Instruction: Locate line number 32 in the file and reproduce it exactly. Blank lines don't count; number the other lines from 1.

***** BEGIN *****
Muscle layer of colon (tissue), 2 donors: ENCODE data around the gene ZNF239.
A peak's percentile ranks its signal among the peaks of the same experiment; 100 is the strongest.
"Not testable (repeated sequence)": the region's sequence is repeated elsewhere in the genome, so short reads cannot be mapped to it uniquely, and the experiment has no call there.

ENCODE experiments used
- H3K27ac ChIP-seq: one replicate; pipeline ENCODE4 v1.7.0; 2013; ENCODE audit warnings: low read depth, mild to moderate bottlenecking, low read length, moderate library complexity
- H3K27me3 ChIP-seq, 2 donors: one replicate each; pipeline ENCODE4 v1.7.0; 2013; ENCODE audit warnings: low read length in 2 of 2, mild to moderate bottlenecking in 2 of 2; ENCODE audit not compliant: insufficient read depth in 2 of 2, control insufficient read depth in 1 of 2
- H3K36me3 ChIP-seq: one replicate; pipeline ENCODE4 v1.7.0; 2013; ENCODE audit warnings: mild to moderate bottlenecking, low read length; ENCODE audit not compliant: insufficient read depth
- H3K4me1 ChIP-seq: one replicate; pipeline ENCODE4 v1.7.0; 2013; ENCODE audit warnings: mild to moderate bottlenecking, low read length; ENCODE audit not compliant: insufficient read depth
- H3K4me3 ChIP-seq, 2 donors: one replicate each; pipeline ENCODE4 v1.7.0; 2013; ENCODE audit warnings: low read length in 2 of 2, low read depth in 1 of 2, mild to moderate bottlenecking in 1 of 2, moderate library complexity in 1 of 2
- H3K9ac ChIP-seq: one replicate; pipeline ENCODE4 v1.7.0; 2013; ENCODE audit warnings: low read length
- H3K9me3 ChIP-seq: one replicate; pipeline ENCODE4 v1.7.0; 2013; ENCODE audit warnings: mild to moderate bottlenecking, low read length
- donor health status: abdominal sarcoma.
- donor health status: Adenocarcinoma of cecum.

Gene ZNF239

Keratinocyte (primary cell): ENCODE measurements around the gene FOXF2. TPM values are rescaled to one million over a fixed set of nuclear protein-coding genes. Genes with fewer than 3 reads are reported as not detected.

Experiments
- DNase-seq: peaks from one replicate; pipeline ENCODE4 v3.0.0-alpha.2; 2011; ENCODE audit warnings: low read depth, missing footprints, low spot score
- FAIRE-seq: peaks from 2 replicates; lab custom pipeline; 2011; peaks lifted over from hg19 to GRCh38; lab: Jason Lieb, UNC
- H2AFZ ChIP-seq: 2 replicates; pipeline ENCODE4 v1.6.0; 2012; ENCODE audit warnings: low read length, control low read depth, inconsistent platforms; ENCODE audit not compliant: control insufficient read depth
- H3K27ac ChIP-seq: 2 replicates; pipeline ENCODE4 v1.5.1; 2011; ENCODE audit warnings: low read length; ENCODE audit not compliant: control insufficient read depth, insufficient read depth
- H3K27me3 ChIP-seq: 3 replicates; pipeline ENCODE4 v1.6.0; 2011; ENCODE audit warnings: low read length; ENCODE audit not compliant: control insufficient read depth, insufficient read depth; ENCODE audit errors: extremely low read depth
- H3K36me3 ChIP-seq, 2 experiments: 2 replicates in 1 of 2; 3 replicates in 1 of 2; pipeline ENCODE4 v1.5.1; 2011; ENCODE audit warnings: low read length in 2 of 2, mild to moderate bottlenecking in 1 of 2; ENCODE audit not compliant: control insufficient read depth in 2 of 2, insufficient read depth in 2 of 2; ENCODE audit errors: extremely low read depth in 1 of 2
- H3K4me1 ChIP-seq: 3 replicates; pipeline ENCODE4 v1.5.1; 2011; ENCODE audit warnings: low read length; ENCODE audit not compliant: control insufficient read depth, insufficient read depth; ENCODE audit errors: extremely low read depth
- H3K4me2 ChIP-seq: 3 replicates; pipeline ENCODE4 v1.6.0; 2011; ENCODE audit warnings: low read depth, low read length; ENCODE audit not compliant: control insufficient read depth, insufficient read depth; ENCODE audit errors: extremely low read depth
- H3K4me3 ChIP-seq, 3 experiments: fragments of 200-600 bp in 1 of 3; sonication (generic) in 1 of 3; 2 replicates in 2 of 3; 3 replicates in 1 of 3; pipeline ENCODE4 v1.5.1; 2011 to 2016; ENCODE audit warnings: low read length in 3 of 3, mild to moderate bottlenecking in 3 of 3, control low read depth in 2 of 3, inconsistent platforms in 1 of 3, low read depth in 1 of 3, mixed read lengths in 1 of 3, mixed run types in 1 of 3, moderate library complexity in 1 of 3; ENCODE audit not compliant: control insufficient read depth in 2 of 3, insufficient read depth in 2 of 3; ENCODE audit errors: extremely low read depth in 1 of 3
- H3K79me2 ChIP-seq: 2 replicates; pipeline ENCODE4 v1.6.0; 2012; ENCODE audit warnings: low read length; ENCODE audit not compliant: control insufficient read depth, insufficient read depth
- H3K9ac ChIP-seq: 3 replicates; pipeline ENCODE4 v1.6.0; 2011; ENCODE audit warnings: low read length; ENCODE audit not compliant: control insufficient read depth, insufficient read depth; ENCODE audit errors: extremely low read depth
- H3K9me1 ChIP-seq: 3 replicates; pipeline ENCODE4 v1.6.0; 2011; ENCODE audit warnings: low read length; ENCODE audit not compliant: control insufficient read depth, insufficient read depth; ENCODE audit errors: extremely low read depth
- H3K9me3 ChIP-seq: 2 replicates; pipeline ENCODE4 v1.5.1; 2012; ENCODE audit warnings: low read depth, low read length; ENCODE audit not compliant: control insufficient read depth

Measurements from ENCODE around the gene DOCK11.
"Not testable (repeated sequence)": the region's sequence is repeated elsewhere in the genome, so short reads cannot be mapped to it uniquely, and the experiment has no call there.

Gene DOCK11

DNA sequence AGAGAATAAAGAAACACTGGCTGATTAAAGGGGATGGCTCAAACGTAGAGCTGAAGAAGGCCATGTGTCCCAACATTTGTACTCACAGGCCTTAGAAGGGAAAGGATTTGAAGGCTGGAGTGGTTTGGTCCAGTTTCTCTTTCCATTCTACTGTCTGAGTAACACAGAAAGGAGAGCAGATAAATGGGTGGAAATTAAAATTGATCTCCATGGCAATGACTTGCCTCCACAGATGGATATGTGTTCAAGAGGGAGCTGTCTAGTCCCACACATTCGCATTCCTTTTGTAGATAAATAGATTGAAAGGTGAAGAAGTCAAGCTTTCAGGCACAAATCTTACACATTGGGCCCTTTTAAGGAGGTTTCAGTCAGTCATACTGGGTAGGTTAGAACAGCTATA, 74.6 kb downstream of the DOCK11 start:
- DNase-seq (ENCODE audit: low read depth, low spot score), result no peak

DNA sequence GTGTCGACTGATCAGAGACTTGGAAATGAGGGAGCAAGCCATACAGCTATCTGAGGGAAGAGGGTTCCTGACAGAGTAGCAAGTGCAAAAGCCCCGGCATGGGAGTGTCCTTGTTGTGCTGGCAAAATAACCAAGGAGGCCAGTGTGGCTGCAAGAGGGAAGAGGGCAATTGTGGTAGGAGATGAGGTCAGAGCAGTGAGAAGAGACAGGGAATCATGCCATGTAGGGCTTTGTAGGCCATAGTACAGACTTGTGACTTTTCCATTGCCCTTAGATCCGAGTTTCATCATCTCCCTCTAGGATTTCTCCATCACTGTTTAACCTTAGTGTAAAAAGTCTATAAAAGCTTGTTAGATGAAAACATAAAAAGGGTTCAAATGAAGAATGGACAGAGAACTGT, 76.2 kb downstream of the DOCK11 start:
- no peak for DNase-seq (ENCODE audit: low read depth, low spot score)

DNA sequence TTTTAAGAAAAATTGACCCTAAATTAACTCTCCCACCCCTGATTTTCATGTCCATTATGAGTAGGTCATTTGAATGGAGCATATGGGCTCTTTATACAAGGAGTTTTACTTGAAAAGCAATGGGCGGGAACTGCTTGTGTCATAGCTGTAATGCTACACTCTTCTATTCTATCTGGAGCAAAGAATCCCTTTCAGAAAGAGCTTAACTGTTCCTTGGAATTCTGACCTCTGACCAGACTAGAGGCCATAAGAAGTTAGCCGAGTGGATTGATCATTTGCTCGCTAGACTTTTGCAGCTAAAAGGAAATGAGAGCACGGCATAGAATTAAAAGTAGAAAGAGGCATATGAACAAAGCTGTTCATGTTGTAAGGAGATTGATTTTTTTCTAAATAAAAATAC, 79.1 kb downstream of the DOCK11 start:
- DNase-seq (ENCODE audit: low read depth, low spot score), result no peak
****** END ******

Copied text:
Gene DOCK11